Youth River Parliament Berlin 2016

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Youth River Parliament Berlin 2016: Nurturing relations across borders for river protection


July 8th 2016: Youth river activists from 18 countries met with the German parliamentary group “Free flowing rivers” to discuss water protection issues.

It was the 4th youth river parliament hosted in cooperation with German parliamentarians, and by far the most international one. “Many languages, one water – one action for many rivers, ” said meeting moderator Rafael Ziegler (GETIDOS), pointing to the European Rivers Swimming Day. Parliamentarian and chair of the “Free-flowing rivers” group, Steffi Lemke, welcomed the participants who had come from 18 countries to discuss water protection issues in the Berlin River Camp, organized around this years’ Big Jump day. She expressed her hope that many people will join the Big Jump, including at her own river – the Elbe, a river crossing the former “iron-curtain” and the source of inspiration for the first Big Jump.

Since then the Big Jump has itself become a source of inspiration for the future. This year it is devoted to the 40th anniversary of the Bathing Directive. As over a third of the Big Jump 2016 locations aren’t official bathing spots, the big jumps also points to the next 40 years: where people would like to reconnect to their rivers, and where they demand river protection. Already in 2015, the youth river action network articulated these river protection demands comprehensively in a Youth Water Manifesto.

The first two presentations at the Parliament deepened two themes of the Youth Water Manifesto: youth inclusion and the protection of wild rivers. As the water protection goals of the European Water Framework Directive were not achieved by 2015 – the goal year of the directive – achievements of these goals becomes multi-generational task that calls for education and youth inclusion. In this context, Julie van Overmeieren from Good Planet Belgium presented the Scheldt Youth Parliament. It brings together youth from the three “Scheldt countries”: France, Netherlands and Belgium, who discuss water management issues together and make their own inputs. A current demand is the inclusion of a permanent youth representative in the Scheldt Water Commission. The idea of this parliament already travelled to Marocco last year, as Sterre van Widrum pointed out. But what about Europe’s other rivers? Could there not be permanent youth water parliaments?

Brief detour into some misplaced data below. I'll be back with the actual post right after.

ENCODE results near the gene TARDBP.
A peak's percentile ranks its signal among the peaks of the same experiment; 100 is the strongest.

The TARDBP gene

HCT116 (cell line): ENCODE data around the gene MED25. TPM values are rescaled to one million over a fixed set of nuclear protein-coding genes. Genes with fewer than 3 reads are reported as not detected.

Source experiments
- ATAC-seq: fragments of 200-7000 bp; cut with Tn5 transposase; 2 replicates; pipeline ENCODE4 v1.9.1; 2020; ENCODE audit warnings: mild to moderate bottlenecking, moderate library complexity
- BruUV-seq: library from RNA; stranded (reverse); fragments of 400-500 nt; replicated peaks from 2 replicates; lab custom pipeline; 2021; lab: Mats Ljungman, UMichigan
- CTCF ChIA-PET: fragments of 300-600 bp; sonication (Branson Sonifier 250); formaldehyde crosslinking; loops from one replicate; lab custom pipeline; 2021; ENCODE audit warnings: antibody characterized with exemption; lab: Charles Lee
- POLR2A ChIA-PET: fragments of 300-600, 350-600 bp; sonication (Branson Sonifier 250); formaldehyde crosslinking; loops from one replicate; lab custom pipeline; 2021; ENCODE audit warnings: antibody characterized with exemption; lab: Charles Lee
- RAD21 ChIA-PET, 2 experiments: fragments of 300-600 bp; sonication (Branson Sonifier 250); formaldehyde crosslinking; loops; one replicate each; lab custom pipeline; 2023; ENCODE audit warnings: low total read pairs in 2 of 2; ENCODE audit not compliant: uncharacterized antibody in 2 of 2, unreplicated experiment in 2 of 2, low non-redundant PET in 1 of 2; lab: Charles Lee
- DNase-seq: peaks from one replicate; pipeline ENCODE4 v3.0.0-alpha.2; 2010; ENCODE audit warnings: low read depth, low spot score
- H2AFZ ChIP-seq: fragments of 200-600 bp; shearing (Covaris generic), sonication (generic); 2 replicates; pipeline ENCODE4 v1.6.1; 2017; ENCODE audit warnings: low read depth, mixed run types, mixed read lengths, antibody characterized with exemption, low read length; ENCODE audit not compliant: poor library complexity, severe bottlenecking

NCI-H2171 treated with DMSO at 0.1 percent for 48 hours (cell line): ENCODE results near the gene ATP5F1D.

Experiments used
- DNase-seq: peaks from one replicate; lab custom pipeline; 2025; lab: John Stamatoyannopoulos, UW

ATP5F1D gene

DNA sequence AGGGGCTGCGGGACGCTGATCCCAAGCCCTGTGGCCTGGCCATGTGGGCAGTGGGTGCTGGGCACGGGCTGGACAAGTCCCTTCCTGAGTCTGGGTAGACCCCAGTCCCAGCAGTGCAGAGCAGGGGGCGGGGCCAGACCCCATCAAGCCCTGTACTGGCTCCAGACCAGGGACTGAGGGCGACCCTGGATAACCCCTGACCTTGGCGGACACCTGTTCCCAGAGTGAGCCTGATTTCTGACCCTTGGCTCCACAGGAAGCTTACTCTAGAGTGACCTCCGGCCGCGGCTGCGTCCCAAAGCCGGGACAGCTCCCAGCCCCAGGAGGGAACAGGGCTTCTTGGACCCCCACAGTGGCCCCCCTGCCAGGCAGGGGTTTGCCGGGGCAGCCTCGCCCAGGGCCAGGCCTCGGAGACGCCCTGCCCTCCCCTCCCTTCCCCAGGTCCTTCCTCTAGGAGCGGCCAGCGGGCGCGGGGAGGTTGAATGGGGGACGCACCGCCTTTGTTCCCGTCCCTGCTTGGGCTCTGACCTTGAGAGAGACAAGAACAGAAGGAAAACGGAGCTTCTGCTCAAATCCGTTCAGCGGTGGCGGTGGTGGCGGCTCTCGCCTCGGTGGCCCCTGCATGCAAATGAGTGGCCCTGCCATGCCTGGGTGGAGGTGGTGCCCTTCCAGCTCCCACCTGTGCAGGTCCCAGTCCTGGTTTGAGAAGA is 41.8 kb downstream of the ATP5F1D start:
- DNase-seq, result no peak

Neza Poznjak, Slovenian coordinator of the Save the Blue Heart of Europe Campaign, then offered an input on the “dam tsunami” in Balkan countries. While the EU water framework directive seeks to achieve the good status of rivers, it does not specifically deal with “excellent status” and thus with wild rivers. But the recent developments in Balkan countries show that these are critically endangered with dam constructions (even in nature conservation areas) and with over 2000 dams in the planning. “Germany has already destroyed its wild rivers,” Neza pointed out “so why discuss this issue in the German parliament? Because German public and private banks provide financial support.” As she pointed out, among others KfW Bank and Deutsche Bank are involved in hydropower projects in the region. Accordingly, she appealed to the parliamentarians to ensure that there is scrutiny of public and private financial responsibility. “Only preserved rivers can provide real life quality” she said.